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Chuckwagon facts for kids

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A historical recreation of a chuckwagon at the Texas Parks and Wildlife Expo in Austin

A chuckwagon is a type of field kitchen covered wagon historically used for the storage and transportation of food and cooking equipment on the prairies of the United States and Canada. Such wagons formed part of a wagon train of settlers or fed traveling workers such as cowboys or loggers.

In modern times, chuckwagons feature in certain cooking competitions and events. Chuckwagons are also used in a type of horse racing known as chuckwagon racing.


While some form of mobile kitchens had existed for generations, the invention of the chuckwagon is attributed to Charles Goodnight, a Texas rancher known as the "father of the Texas Panhandle," who introduced the concept in 1866. After the American Civil War, the beef market in Texas expanded. Some cattlemen herded cattle in parts of the country that did not have railroads which would mean they needed to be fed on the road for months at a time. Goodnight modified a Studebaker manufactured covered wagon, a durable Civil War army-surplus wagon, to suit the needs of cowboys driving cattle from Texas to sell in New Mexico. He added a "chuck box" to the back of the wagon with drawers and shelves for storage space and a hinged lid to provide a flat working surface. A water barrel was also attached to the wagon and canvas was hung underneath to carry firewood. A wagon box was used to store cooking supplies and cowboys' personal items.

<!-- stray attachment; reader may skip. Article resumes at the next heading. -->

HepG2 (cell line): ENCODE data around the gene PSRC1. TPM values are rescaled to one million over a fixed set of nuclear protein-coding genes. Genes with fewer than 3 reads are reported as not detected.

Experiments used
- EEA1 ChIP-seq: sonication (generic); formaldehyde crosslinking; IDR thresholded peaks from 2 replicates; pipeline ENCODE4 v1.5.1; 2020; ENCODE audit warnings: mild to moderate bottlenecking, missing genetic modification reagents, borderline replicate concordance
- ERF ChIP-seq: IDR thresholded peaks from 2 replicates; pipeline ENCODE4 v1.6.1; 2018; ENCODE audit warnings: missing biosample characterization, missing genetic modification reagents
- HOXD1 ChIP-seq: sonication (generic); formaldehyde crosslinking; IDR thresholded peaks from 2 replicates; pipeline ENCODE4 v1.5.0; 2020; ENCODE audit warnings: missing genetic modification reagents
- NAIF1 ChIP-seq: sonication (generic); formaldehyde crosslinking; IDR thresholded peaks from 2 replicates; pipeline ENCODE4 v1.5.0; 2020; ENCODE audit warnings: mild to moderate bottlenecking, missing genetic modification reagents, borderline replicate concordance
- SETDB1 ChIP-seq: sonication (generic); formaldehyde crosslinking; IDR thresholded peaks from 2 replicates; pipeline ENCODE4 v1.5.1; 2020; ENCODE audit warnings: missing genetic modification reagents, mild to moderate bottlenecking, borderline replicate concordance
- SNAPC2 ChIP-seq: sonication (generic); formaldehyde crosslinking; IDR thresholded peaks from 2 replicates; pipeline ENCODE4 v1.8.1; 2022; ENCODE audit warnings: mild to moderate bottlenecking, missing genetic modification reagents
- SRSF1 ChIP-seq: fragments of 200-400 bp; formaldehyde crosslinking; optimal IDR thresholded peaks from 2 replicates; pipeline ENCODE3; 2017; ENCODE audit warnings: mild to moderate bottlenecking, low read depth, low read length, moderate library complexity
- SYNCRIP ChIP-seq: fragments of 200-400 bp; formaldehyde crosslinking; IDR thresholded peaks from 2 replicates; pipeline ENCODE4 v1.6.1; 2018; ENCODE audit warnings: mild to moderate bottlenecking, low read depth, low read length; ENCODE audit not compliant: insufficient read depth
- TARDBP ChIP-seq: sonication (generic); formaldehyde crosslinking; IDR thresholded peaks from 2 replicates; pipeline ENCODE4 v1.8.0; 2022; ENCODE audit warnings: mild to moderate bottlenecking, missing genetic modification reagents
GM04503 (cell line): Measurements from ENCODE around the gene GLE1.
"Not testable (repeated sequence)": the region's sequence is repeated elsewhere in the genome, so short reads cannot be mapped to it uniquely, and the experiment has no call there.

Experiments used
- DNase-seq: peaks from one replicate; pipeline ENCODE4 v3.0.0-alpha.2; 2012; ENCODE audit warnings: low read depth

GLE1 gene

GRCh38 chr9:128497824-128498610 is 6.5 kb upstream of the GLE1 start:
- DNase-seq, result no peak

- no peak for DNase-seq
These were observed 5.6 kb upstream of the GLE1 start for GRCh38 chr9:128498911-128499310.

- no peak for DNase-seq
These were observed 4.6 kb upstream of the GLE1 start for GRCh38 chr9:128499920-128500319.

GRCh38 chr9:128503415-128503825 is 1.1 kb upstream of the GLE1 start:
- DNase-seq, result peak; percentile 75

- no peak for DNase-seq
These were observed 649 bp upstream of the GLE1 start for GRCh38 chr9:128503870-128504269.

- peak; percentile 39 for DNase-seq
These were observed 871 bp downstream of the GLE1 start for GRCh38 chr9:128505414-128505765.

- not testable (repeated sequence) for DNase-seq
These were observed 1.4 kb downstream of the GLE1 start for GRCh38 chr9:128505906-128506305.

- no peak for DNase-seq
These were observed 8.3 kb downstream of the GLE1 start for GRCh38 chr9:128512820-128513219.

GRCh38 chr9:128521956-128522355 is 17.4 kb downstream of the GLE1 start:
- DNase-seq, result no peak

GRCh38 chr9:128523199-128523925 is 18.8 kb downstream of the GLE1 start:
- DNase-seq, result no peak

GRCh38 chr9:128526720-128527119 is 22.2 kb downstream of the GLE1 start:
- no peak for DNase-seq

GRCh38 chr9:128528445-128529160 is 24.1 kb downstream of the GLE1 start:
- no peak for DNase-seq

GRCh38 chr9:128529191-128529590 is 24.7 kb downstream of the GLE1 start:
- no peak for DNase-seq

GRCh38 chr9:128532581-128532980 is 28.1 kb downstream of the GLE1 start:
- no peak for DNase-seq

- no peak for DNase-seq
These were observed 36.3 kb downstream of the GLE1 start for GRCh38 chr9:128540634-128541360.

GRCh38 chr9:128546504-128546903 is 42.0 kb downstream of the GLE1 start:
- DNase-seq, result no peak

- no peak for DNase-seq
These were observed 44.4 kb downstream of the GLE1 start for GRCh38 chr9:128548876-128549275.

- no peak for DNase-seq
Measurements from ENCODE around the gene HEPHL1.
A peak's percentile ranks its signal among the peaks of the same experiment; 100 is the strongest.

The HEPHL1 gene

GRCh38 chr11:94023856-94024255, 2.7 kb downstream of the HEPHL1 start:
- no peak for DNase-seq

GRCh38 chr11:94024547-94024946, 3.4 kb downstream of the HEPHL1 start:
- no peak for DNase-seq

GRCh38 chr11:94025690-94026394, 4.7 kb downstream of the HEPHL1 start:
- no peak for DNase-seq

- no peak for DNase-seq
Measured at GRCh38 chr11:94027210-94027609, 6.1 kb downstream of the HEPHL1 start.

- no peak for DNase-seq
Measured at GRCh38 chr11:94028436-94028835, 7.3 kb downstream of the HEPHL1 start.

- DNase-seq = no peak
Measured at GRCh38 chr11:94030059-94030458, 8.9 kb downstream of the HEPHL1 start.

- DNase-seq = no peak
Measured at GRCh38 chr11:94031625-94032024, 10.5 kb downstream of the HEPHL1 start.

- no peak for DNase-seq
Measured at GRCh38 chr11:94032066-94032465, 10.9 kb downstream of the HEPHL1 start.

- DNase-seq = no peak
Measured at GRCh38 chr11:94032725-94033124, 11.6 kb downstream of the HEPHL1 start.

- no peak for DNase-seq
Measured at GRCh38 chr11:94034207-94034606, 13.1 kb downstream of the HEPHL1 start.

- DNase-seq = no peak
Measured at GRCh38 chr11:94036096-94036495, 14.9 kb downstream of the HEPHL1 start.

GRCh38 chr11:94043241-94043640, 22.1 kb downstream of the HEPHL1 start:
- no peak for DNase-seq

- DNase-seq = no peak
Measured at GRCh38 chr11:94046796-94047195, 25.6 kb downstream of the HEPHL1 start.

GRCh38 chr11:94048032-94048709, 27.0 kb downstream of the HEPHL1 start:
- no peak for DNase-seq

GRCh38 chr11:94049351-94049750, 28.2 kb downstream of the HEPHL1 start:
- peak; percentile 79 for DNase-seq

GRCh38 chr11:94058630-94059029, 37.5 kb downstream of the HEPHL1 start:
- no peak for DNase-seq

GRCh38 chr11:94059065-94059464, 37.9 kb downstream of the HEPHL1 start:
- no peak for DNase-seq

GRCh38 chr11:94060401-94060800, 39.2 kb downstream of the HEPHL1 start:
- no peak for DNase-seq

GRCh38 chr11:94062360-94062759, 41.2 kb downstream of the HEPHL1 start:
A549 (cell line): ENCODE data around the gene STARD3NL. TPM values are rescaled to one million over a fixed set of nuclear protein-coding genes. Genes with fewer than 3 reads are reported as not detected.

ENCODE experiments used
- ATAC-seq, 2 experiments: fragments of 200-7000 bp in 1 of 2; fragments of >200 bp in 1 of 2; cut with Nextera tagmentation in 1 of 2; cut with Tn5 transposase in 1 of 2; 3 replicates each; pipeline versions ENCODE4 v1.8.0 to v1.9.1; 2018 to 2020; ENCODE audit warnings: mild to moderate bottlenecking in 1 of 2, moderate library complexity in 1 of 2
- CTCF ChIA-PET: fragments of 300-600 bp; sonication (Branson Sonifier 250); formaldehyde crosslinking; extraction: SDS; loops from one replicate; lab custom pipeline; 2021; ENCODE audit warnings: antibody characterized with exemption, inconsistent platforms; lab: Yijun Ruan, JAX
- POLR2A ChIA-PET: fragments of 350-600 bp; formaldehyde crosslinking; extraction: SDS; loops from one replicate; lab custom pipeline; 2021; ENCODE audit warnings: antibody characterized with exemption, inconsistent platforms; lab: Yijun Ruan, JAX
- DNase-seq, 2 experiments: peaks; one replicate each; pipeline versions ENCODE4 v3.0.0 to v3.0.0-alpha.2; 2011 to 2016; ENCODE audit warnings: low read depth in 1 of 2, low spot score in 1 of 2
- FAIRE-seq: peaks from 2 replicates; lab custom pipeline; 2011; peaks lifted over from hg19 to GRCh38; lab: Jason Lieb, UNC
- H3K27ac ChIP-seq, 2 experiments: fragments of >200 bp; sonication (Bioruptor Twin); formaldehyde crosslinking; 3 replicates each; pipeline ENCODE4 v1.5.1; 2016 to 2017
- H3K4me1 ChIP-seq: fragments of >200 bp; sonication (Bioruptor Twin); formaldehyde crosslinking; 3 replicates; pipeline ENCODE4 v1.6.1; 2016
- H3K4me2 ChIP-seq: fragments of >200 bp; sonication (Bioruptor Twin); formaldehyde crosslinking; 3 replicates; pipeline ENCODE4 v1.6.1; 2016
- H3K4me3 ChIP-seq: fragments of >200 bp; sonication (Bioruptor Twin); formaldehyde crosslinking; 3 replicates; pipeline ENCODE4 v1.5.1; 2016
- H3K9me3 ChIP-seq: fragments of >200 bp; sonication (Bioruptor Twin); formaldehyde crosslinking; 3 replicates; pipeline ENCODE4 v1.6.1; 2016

Chuckwagon food typically included easy-to-preserve items like beans and salted meats, coffee, and sourdough biscuits. Food would also be gathered en route. There was no fresh fruit, vegetables, or eggs available and meat was not fresh unless an animal was injured during the run and therefore had to be killed. The meat they ate was greasy cloth-wrapped bacon, salt pork, and beef, usually dried, salted or smoked. On cattle drives, it was common for the "cookie" who ran the wagon to be second in authority only to the "trailboss." The cookie would often act as cook, barber, dentist, and banker.

The term "chuck wagon" comes from "chuck", a slang term for food, and not from the nickname for "Charles".


MVI 2975 Chuckwagon exhibit
Charles Goodnight's chuckwagon was named in 2003 as the "official state vehicle" of Texas; exhibit is at the Texas Cowboy Hall of Fame in the Fort Worth Stockyards in Fort Worth.

The American Chuckwagon Association is an organization dedicated to the preservation of the heritage of the chuckwagon. Its members participate in chuckwagon cook-offs throughout the U.S.

The Academy of Western Artists presents an annual award for outstanding chuckwagon cooking as well as honors in other fields relating to the culture of the American cowboy.

Chuckwagon suppers

Chuckwagon in Girvin, TX SCN1077
Chuckwagon still used to prepare food at gatherings in Pecos County, Texas
Cooking in ashes DSCN1073
Cooking in ashes

During the summer, tourists can experience chuckwagon suppers across the traditional cattle ranges of the Western United States and Western Canada, either on their own or as part of a trail ride or stay at a dude ranch. These are sometimes followed by live entertainment.

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